Again, Bob, many thanks for taking the time.
For method2 (the qmap), I will have to do the requisite background reading  thanks for the directional signal.
However, method1 is closer (I think) to what I need, as the following should make clear (I hope!).
What I would do is derive the initial set of "driver" vectors by an algorithm over the pair of linear DSSP or STRIDE segments Sa and Sb corresponding to the tertiary substructures A and B. (One can easily image how such an algorithm would work:
1) first arrange the helices and strands of the smaller DSSP/STRIDE segment so that they are (linearly) "oncenter" with the corresponding helices and strands of the larger DSSP/STRIDE segment;
2) then work on each helix of the smaller DSSP/STRIDE segment so that its start and end residues coincide (linearly) with the start and end residues of the corresponding helix in the larger DSSP/STRIDE segment; then, for each helix in the smaller segment, space its residues evenly between the new positions of its start and end residues;
3) do (2) for strands as well as helices.
4) then "space" residues in the intervening "turns" or :"loops" joining the strands and helices.
Once (14) are completed, it would be trivial (I think) to derive the "driver" vectors required for the JMol deformation.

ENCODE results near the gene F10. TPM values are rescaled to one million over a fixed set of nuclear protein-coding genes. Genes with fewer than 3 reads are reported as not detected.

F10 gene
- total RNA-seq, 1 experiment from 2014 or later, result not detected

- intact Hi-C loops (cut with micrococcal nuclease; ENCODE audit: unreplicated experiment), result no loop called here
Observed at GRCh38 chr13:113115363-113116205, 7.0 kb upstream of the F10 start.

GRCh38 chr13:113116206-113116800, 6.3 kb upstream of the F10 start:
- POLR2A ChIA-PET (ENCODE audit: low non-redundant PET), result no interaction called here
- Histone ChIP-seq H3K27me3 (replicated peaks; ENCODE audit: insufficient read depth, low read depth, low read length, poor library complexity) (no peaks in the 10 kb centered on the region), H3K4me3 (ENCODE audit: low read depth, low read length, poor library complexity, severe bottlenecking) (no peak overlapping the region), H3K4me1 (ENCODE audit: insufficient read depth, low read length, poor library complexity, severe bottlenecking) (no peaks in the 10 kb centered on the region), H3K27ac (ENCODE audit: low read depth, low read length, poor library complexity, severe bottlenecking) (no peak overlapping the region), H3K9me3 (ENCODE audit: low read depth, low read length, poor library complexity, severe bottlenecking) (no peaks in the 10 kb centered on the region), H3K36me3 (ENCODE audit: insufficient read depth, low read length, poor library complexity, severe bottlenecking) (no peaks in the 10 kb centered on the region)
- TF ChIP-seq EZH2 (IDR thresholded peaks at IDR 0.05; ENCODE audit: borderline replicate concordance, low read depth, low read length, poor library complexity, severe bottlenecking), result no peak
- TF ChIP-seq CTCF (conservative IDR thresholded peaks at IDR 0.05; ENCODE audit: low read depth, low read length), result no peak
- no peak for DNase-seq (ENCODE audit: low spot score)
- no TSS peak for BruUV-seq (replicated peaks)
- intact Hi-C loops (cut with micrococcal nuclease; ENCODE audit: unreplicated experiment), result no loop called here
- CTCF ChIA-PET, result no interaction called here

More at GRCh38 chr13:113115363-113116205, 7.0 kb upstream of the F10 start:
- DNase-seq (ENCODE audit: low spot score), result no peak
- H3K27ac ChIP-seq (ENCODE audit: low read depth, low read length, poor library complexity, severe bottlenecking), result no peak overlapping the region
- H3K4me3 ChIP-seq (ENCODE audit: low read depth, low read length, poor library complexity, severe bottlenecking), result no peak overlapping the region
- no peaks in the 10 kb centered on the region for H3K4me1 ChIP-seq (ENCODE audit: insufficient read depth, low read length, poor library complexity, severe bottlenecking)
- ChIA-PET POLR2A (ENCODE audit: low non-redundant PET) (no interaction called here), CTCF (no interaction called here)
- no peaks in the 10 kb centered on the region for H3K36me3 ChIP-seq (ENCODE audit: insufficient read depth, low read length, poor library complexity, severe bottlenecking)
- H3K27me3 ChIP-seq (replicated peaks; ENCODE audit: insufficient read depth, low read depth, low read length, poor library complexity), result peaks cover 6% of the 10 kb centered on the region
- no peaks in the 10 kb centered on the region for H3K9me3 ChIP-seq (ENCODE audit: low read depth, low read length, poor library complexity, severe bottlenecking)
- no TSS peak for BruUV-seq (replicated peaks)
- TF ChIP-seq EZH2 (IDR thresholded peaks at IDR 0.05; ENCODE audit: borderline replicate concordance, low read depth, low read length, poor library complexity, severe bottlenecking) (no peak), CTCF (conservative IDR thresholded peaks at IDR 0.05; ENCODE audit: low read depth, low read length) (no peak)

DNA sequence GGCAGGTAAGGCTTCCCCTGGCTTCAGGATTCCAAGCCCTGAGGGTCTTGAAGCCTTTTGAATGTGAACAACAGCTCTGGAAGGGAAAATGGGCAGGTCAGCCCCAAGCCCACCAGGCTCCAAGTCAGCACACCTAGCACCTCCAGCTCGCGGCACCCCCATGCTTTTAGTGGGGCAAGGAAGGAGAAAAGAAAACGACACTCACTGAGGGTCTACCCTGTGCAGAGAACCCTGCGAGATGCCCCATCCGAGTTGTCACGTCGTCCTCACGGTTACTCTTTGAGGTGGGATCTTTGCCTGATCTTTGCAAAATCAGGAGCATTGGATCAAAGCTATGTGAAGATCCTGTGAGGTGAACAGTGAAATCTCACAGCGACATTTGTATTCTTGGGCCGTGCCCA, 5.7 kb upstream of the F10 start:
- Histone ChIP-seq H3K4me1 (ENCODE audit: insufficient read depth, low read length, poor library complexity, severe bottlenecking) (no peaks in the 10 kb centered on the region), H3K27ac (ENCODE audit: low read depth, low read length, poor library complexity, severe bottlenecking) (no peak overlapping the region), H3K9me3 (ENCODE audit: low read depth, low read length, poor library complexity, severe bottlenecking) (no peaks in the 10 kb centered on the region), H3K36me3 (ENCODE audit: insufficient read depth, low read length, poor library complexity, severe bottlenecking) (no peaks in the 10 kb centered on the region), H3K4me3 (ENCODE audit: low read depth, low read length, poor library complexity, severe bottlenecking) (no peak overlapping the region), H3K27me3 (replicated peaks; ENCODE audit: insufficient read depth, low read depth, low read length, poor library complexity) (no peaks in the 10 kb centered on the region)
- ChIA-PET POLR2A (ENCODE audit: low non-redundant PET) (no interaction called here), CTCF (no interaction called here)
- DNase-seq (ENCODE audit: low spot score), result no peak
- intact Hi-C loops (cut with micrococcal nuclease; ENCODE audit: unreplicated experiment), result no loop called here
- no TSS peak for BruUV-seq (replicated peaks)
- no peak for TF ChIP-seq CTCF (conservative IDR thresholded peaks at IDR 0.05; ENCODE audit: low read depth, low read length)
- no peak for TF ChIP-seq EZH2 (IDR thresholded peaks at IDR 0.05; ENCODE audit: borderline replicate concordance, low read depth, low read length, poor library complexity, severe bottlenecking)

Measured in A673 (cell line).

Reason why I prefer this approach, at least initially, is that I can: do a visual superimposition to see which residues of the larger (unscaled) substructure line up closely with which residues of the smaller (scaled) structure, followed up by a "calculated" superimposition to make a table of corresponding residues.
And then, this table of corresponding residues might provide a way to refine and elaborate the original "sparse" primary structure patterns that led to the initial identification of substructrues A and B in the first place, i.e. make these primary structure patterns less "sparse" and therefore increase their usefulness as probes back into the PDB.
Anyway, thanks very much again for providing direction here.
djh